- : Pass Without Trace is really helpful, not only for someone already good at Stealth but for everyone else who isn’t quite so proficient. As someone without Spell Slots, it becomes a bit difficult to use more than once per day but we have two solutions. An ally spellcaster could use this race to add the spell to any caster or we could dip a few levels into a spellcaster ourselves. Three levels into Warlock would honestly do the trick.
- : All of our setup and work on being Stealthy enough to get Surprise means absolutely nothing if we don’t also win initiative. Adding our PB to those checks is a massive advantage on its own, but read Reliable Talent carefully: An ability check where we can add our PB. Harengon Rogues have a floor of 10+Initiative Modifiers after level 11.
The most important feat is already called out as blue in the Rogue Handbook.
- : All of the key parts of Assassinate require us to go before our foes in combat, so adding another +5 to our Initiative swings the odds even further into our favor.
The safer option is to use a ranged weapon, both for staying out of enemy reach and because we have a single turn to take advantage of Assassinate. We can’t risk being too far away to stab a foe before losing our bonus.
There are plenty of theoretical builds where someone takes three levels of Assassin Rogue so they can drop Phat Crits by surprising targets with tons of dice. But for an Assassin, look for options that improve our Initiative or our party’s Stealth.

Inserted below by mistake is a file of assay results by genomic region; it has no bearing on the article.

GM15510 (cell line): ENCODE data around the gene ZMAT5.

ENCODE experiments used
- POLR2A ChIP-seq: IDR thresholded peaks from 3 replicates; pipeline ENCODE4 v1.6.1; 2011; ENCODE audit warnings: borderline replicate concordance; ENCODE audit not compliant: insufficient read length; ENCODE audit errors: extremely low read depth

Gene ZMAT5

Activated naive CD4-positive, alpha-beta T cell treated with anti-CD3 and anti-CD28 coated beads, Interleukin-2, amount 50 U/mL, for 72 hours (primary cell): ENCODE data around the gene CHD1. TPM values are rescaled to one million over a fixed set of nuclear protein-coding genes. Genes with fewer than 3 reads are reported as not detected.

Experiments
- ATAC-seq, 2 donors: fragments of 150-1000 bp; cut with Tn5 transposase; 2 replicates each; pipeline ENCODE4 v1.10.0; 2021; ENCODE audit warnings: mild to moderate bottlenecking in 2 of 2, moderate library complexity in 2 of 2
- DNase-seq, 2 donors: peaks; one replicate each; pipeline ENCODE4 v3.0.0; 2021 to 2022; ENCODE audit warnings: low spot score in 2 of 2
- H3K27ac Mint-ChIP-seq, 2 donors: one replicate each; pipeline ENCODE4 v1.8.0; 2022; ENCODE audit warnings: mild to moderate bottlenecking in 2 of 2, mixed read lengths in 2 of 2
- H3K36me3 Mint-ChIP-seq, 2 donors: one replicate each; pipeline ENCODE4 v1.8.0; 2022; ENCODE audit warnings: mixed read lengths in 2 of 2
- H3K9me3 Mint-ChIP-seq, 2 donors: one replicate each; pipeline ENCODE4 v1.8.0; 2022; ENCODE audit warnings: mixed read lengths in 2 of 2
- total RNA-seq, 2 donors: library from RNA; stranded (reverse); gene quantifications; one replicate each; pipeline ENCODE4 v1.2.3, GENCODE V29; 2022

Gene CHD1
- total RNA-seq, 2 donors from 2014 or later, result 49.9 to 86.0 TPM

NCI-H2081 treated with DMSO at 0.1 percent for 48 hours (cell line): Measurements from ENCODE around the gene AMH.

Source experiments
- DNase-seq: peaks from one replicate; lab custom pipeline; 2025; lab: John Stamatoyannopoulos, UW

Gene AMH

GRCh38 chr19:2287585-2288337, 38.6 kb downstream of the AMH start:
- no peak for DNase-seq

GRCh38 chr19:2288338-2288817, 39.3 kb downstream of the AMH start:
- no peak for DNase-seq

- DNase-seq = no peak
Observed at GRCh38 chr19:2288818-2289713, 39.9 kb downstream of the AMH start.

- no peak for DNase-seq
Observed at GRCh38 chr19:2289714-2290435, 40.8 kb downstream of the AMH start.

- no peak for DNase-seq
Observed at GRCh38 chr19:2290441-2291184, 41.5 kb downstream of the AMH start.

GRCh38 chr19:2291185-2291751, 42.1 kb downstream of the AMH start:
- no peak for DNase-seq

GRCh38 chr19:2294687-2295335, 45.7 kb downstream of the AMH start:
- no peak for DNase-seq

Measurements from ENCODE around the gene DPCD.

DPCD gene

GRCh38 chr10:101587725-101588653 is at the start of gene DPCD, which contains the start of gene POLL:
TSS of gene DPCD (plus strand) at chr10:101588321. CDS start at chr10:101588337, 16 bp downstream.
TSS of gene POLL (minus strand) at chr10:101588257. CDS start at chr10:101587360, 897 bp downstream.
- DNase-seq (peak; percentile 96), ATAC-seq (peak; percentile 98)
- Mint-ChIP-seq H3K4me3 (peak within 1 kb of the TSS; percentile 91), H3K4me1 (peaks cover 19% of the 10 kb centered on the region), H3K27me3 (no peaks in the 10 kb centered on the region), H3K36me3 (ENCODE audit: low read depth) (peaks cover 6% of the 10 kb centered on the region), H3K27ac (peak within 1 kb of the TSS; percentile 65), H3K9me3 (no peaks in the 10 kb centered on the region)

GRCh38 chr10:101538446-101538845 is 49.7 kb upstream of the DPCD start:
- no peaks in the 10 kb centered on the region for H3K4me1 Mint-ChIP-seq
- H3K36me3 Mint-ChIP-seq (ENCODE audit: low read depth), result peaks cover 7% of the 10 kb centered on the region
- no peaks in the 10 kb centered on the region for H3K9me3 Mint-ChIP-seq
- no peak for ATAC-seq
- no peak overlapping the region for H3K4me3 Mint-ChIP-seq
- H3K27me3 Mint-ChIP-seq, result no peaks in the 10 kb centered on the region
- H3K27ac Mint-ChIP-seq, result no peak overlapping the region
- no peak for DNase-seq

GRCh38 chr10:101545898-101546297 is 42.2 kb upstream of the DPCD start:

- : A few levels will get you Advantage on Initiative forever and a couple spell slots in case you do decide to pick up Pass Without Trace racially.
- : A couple levels for Battle Master (or a single level for Fighting Style (Superior Technique)) gets you access to the Ambush maneuver, and if you take it to 5 you get to double your chances of landing an attack in a turn to apply sneak attack (in case you haven’t convinced your party that stealth is good enough to reliably Death Attack).
Assassin Party Support
The Surprise mechanic RAW is all or nothing based on your party’s ability to roll Stealth. The result of this is that a blindly assembled party without any regard for being sneaky is no better at getting the Assassin those surprise crits than someone just trying to go crit fishing any other way. But we love math, so I asked our Patreon Discord to blindly give me a Cleric, Fighter, and Wizard to team with our Rogue here.
I was given Twilight, Rune Knight, and Divination. We’ll be using the example builds from those handbooks to determine how likely we can get surprise against the Passive Perception of a monster with Perception Proficiency and 12 Wisdom.
Level 4 DC 13: We’re going to start the calculations at this level as each PC has received their first ASI and the Assassin has Assassinate.
Assassin: With 16 Dexterity and Expertise in Stealth, the Assassin has a +7 to Stealth at this point. That gives us a 6 on the die, or a 75% chance to pass.
Twilight: With 8 Dexterity, no Stealth Proficiency, and Heavy Armor, we need to roll a 14 with Disadvantage. 12.25% chance.